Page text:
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Understanding the basics of Value Added Tax (VAT)



Value-added tax (VAT) is a consumption tax that is applied to most goods and services sold in the UK. The standard VAT rate is 20%, but there are also reduced rates of 5% and 0%.


Who needs to register for VAT?​


You need to register for VAT if your taxable turnover is more than £85,000 per year. You may also need to register for VAT if you are trading in certain goods or services, even if your taxable turnover is below £85,000. The threshold £85,000 applies up to 31.03.2023

Starting April 1st, 2024, there's good news for businesses in the UK! The threshold for registering for Value Added Tax (VAT) has been raised from £85,000 to £90,000.

This means if your annual sales of taxable goods and services were below £90,000 in 2024/25, you don't need to register for VAT.


How to register for VAT


You can register for VAT online through the Government Gateway. You will need to provide your business details, such as your name, address, and National Insurance number.​

What to do when you are registered for VAT​

Once you are registered for VAT, you need to charge VAT on all of your taxable sales. You also need to keep records of your sales and purchases, and submit a VAT return to HMRC every quarter.​


De-registering for VAT:


There's also some relief for businesses already registered for VAT. The de-registration threshold has also been increased to £88,000 (up from £83,000). This allows businesses whose sales fall below this level to deregister from VAT. This threshold rise from £83,000 to  £88,000 is effective from 1st of April 2024 and applies to taxable sales for 2024/25 tax year.



VAT rates in the UK: What you need to know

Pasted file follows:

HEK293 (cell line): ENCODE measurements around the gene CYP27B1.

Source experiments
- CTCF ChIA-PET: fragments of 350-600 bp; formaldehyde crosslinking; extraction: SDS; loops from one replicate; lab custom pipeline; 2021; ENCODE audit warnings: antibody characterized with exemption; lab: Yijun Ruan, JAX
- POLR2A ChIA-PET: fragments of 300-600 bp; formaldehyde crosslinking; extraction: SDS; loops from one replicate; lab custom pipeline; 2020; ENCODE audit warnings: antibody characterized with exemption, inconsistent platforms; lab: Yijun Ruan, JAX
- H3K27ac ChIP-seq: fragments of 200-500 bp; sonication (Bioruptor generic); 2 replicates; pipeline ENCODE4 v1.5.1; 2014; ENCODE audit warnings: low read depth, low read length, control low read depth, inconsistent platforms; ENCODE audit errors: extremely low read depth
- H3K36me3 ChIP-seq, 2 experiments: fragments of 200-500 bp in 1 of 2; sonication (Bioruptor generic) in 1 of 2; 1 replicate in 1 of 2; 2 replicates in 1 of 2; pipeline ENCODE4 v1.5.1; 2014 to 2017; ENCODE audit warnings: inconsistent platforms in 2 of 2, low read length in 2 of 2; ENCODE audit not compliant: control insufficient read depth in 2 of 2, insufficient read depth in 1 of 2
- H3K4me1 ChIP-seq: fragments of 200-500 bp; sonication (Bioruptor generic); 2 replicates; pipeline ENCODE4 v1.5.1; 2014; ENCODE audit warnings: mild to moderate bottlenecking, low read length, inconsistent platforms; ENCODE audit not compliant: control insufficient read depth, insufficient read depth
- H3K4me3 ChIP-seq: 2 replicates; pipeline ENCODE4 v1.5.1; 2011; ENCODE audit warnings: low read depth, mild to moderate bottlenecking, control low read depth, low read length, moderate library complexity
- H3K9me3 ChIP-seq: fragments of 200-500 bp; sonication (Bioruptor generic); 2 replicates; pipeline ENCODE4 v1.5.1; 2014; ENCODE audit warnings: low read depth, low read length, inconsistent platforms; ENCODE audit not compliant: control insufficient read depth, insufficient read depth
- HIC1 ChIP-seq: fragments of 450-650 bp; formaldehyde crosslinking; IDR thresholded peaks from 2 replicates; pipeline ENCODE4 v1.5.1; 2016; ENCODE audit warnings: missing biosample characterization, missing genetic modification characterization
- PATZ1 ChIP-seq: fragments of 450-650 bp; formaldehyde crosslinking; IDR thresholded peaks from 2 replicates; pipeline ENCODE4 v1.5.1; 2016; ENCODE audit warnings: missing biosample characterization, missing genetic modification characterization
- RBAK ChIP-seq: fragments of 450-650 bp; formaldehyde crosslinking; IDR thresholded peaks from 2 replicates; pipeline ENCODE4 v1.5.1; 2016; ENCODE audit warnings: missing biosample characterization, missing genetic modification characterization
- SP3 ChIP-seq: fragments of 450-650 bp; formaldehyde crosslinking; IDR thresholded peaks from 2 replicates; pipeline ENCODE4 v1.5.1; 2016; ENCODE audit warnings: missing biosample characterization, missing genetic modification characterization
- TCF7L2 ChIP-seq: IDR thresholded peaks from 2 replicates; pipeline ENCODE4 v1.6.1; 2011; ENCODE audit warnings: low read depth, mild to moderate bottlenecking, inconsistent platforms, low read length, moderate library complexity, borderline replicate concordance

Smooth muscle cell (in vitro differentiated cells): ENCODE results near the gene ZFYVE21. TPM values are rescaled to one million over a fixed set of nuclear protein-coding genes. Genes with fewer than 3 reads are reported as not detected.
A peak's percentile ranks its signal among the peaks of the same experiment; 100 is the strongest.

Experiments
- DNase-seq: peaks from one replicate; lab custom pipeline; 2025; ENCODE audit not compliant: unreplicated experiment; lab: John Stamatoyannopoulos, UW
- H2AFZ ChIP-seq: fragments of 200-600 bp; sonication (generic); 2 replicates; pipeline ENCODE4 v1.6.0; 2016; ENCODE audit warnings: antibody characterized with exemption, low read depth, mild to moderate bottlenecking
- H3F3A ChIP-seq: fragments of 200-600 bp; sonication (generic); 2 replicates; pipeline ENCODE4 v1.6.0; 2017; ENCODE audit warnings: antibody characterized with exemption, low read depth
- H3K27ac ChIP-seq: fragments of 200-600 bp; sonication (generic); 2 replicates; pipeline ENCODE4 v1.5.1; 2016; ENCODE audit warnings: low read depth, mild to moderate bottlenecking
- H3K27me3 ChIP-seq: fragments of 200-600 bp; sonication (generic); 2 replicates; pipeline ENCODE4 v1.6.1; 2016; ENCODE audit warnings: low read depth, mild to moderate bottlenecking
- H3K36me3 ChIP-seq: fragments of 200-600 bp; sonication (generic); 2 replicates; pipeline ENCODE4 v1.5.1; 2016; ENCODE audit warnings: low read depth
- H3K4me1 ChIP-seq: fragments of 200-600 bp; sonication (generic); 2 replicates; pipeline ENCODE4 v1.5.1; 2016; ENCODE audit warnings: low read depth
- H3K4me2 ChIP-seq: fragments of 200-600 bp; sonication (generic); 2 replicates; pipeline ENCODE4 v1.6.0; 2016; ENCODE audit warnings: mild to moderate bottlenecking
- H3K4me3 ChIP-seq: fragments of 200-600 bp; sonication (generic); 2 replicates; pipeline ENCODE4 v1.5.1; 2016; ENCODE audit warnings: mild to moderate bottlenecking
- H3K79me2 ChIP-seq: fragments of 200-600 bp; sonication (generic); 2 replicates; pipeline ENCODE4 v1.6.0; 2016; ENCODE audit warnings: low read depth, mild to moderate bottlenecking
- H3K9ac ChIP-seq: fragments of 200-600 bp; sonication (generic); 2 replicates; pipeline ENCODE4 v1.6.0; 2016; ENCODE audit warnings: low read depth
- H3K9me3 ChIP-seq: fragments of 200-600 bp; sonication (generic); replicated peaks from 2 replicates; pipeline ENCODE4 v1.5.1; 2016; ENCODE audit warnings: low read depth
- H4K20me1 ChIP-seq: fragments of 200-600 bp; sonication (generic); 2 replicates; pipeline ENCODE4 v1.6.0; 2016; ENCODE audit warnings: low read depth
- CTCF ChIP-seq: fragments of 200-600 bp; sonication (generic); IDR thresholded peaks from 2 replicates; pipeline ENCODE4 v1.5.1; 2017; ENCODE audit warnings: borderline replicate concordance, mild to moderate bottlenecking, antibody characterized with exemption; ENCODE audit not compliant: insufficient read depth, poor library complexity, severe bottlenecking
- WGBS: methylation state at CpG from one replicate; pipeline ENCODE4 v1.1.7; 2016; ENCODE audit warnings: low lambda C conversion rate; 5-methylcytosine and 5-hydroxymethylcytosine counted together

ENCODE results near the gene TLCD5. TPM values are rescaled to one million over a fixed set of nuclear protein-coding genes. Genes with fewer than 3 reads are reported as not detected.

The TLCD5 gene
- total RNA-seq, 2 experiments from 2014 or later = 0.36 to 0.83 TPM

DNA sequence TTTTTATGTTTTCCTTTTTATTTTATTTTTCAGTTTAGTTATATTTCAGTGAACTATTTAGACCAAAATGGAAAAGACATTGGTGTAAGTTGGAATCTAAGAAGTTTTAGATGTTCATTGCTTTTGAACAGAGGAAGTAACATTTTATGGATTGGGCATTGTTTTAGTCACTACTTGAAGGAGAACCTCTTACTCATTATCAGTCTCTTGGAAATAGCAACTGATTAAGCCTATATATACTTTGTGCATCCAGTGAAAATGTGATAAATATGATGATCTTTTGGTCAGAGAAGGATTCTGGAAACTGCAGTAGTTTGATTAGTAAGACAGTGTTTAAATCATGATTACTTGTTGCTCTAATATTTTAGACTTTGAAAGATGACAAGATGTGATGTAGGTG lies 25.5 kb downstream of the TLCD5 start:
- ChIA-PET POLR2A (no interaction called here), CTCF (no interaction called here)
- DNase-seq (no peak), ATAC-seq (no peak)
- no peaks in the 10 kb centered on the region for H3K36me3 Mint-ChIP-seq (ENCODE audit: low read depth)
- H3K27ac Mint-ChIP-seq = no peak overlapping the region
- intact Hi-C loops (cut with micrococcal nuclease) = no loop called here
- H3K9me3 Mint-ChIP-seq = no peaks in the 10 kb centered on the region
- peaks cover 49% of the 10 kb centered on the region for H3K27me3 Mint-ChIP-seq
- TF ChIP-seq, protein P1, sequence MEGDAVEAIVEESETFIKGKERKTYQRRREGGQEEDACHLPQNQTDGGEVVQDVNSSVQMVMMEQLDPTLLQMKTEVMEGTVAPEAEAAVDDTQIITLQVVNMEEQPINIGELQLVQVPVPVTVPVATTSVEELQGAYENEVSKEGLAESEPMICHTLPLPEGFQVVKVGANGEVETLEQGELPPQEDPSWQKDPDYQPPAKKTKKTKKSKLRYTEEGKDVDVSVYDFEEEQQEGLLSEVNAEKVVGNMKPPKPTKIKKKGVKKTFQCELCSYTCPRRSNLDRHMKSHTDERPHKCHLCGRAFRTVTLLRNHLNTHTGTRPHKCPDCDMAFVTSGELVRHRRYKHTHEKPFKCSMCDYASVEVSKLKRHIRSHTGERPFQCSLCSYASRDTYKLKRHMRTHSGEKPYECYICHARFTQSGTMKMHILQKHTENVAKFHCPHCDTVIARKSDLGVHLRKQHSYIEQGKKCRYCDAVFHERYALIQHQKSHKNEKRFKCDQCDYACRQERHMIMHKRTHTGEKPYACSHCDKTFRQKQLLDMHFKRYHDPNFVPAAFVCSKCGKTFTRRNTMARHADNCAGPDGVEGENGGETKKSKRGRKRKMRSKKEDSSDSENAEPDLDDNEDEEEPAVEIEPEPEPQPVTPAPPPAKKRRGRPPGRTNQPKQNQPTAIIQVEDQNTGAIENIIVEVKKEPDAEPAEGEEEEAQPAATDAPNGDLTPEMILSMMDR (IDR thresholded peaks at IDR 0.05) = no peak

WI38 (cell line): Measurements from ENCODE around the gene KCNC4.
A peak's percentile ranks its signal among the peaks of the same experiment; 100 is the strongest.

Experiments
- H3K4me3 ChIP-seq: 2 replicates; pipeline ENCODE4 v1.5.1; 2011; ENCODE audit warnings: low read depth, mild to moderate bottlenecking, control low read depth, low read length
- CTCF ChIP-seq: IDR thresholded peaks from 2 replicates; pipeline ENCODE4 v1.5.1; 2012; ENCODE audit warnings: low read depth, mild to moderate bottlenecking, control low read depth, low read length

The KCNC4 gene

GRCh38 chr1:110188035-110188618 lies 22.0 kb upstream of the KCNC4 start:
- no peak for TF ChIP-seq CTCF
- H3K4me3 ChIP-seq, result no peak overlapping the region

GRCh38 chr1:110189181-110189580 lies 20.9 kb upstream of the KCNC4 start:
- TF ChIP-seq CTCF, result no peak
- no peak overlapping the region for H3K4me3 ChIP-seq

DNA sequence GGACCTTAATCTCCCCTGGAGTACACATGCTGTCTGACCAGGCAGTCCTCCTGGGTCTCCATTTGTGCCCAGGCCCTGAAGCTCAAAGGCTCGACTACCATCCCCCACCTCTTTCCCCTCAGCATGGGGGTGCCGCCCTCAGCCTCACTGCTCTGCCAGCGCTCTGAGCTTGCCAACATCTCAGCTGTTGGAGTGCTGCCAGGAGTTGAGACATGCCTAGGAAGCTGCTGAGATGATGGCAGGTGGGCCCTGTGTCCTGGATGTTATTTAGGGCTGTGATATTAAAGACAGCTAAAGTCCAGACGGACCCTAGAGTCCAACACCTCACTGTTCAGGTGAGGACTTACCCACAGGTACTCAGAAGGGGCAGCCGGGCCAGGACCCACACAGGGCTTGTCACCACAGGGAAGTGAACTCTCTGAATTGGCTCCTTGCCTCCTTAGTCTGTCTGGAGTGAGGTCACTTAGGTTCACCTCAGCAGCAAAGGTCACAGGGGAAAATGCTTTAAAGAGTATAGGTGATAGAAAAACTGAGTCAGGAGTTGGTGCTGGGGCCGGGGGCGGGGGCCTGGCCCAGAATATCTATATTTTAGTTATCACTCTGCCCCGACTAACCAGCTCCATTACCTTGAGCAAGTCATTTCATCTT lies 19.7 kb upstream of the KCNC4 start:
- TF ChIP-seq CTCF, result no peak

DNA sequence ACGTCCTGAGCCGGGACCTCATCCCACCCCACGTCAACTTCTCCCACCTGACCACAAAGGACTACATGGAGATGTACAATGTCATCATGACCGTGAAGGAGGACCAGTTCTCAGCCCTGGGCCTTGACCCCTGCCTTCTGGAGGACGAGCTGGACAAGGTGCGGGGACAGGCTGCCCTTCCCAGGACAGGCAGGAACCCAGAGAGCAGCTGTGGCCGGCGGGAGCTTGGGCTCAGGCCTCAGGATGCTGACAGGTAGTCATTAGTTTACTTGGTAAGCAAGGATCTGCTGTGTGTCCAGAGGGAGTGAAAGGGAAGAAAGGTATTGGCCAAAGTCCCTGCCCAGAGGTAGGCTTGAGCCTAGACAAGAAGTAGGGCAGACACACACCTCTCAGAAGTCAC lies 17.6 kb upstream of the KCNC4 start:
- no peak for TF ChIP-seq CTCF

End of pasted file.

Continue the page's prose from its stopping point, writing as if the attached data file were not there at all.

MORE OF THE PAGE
Value-added tax (VAT) is a consumption tax that is applied to most goods and services sold in the UK. The standard VAT rate is 20%, but there are also reduced rates of 5% and 0%.​


Tips for managing VAT

Here are a few tips for managing VAT:​


  • Keep accurate records of your sales and purchases.​

  • File your VAT returns on time.​

  • Claim back VAT on your business purchases.​

  • Be aware of the different VAT rates.​

  • If you're unsure about anything, contact  Ben Accounting for advice. We can  help you to manage your VAT obligations and help you with a variety of VAT services, including:​

  • Registering for VAT​

  • Filing VAT returns​

  • Claiming back VAT​

  • Advising on VAT rates and regulations​


What VAT rates apply to different goods and services?​


VAT rate

Category

Examples

20%

Standard rate

Furniture, clothes, electronics, toys, restaurant meals, most building services

0%

Zero rate

Food and drink for human consumption, books and newspapers


5%

Reduced rate

Children's clothes and shoes, electricity and gas for domestic use, power showers, solar panels, energy-saving insulation


What VAT rate applies to food and drink?​


The standard VAT rate of 20% does not apply to food and drink for human consumption. Instead, food and drink are subject to the zero VAT rate. This means that you do not need to charge VAT on food and drink that you sell.​

What VAT rate applies to alcoholic drinks?​

Alcoholic drinks are subject to the standard VAT rate of 20%. However, there are some exceptions to this rule. For example, sparkling cider and perry are subject to the reduced VAT rate of 5%.​

If you are unsure about which VAT rate applies to a particular good or service, you can check the HMRC website or contact an accountant for advice.​


Why is it important to know about VAT rates?​


It is important to know about VAT rates so that you can charge the correct amount of VAT on your sales. If you charge too much VAT, you may have to refund the excess VAT to your customers. If you charge too little VAT, you may be liable to pay the difference to HMRC.​

If you are registered for VAT, you must also keep accurate records of your sales and purchases so that you can calculate your VAT liability correctly.


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